If I asked what you suggested I ask, I'd probably end up sounding like a fool because I do not actually understand what any of that means! Any 'not so expensive' recomendation of built in oven brands that can be installed with the Bosch induction cooktop? This can degrade the electronics lifetime, and at some point either cause the unit to fail, or (if properly protected) cause it to shut down temporarily for its own good. The limited time that so-called power boost modes are allowed to run is due to the cooling not being adequate for that level of output to operate continuously. Small quiet fans such as and many others sell might be suitable for this purpose. This is because the induction manufacturer cannot be responsible for other manufacturer's products, and generally wouldn't have tested all of the possible ovens that might be mounted below their unit. However, this is the worst place to put it from the point of view of the induction unit. So, if I were to install an oven there (in my case I had a double wall oven, and would have to be very tall to use that configuration), I would consider how I could ensure that the air available to the cooktop electronics was cool enough. What I did under my 36-inch cooktop was leave the entire cabinet internally empty and installed wire shelving for pots and pans. This made the entire cavity under the cooktop available for cooling air. Under the Cooktek wok hob, a narrower cabinet is similarly configured. I consider the dangling metal strip to be a truly minimal bandaid to reduce recirculation of hot air. But all of this depends on what maximum air temperature the unit is designed for and how much heat the oven will induce into the air above itself and below the induction unit. You can follow your design and measure after to determine if there is a problem. If so, you can implement some pre-planned scheme to get some fresh air into that space.

The link below is to an arbitrary fan, there are multiple others. They also have temperature life cycle problems. You can look forward to their failure in about 10 years of 'hours a day' usage. Also, would it be a good idea to vent that drawer into the drawers below (cut slots at the back in the drawer bottom?) to promote additional circulation? Slots are also possible, but tend to either be too large to hold smaller items, or provide too little area for passive air motion. From what I read on the thread above, I wonder if it would be adequate to use the mesh just toward the back of the drawer? (If that's the location of the electronics we are trying to keep cool.) If both intake and exhaust are on the same edge, (presumably on different sides) then maybe a more limited mesh area would work. Under such use the cooktop could dissipate about a 1 kW into its cooling air. This would heat up most cabinet spaces in a minute or so. It is thinner than the Bosch (and all other cooktops), and there is virtually no required minimum clearance above the drawer below. Part of the reason that it works is that the cooling air that is blown across the electronics is not drawn from the same space as the space that the exhaust air from the cooling fan is sent to. The LG exhausts through slots at the back of the cooktop above the counter, so the cooling air that the fan draws from underneath the cooktop is not preheated by the exhaust. Bosch as in Bosch Siemens is a huge company which makes highly sophisticated, very technical, medical testing equipment such as MRI and ct scan machines. Those machines must be accurate to the teensiest fractions, and they are. If Bosch calls it a heat shield then I believe that's what it is. Are these guys highly trained scientists? These things are built for cooking. Not like those gas stoves where your hand gets hot if you touch the oven door. That, I don't understand. I don't get the warning hoopla in this thread. But, we all believe what we believe.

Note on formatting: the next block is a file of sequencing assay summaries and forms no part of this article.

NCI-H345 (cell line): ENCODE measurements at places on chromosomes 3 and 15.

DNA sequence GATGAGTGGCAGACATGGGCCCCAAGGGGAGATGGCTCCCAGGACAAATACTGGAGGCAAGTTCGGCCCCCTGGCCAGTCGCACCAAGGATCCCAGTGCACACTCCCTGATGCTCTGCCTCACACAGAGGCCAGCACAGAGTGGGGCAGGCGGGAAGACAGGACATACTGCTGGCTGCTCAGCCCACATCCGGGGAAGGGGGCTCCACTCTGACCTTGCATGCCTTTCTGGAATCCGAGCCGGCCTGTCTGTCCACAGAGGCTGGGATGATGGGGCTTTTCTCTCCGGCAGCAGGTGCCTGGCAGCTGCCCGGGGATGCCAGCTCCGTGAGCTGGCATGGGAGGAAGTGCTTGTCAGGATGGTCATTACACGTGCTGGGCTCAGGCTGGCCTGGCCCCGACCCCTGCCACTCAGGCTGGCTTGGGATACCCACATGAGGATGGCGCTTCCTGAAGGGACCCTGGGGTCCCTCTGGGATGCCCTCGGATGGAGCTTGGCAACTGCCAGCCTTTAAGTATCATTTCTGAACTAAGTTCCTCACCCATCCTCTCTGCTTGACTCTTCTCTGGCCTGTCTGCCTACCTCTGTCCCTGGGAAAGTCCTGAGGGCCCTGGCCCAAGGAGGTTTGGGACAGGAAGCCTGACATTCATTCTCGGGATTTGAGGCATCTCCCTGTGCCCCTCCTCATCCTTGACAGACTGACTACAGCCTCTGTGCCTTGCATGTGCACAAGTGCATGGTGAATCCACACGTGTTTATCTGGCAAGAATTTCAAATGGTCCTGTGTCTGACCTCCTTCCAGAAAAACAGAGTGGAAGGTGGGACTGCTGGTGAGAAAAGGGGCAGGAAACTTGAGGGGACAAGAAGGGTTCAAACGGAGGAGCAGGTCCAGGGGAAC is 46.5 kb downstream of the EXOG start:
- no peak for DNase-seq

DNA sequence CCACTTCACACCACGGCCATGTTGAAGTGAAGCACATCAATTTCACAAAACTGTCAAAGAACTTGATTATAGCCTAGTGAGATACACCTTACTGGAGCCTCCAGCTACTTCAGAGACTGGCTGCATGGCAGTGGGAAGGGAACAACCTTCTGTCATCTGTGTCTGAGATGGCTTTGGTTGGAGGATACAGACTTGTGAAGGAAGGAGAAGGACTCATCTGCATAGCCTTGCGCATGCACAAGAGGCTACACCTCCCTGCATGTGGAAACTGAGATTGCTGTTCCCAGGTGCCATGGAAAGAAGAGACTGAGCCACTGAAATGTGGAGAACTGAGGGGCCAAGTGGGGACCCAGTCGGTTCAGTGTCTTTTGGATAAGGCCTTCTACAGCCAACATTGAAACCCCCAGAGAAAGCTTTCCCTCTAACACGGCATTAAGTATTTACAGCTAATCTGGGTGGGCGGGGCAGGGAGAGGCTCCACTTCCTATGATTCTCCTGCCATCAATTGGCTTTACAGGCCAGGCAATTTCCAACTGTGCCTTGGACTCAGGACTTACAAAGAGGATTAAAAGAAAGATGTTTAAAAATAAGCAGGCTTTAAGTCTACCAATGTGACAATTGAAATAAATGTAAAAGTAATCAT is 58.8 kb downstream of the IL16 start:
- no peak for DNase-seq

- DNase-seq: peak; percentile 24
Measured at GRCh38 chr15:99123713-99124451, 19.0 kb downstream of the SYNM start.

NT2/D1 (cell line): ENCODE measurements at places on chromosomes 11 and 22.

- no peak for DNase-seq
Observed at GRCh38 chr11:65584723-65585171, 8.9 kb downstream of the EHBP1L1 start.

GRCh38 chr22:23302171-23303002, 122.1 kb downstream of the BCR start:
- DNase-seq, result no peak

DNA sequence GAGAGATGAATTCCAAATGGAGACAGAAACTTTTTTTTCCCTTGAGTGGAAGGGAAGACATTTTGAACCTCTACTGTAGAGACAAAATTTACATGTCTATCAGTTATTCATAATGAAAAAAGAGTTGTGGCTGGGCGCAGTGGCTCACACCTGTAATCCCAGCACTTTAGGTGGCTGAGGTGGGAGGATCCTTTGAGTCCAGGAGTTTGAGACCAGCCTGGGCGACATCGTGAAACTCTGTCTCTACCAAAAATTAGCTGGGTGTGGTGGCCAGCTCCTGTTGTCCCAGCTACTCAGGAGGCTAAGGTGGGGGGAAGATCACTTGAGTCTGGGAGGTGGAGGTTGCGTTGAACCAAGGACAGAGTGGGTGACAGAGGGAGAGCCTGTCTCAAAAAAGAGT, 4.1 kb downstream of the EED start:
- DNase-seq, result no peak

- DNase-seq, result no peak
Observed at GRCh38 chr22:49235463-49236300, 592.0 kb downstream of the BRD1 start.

Whether 'tis nobler in the mind to suffer the slings and arrows of outrageous trolling, or to take umbrage against a belief that scientists perform actual engineering. But if it is about shielding the electronics from overheating, then it is possible, and even likely that there are other ways to do that. Of course it is easier for the company to add on something (that looks like an afterthought) than it is to tell you to make sure your drawers vent. Seems to me you could gain more available air volume with the venting option than the flap-down gizmo. Again, that would depend on leaving airspace in the drawers, not stuffing them with towels. My husband is much more of an obliger, so I'm sure we'll be having some follow-up discussions on this! I am referring to electrical, aeronautical, biomedical, mechanical engineers like the bright, geeky, neighbor kid at Johns Hopkins or the cousin with NASA. It's your stove, your money, your kitchen. Gw has great forums with lots of contributors and many ideas. People here are generous with their time. The spirit is one of helpfulness. Kaseki and Weedmeister have been exceedingly helpful and many, many readers have greatly benefitted. I benefitted from Kasekis posts. My cooktop also has a shield (mine is non movable) running the full width of the unit, but they call it a baffle, I believe for a good reason. A baffle effectively blocks or reduces the ability for hot air expulsed from the bottom rear of the metal box (see photo) from traveling directly into the intake located at the bottom front. I have seen this same solution used in sleeve type air conditioners which suck fresh air in from the left hand rear of the unit and exhaust it from the right hand rear. Calling that metal plate a shield is misleading unless its intent is to prevent a cabinet shelf or drawer from being vertically too close to the bottom of the metal box.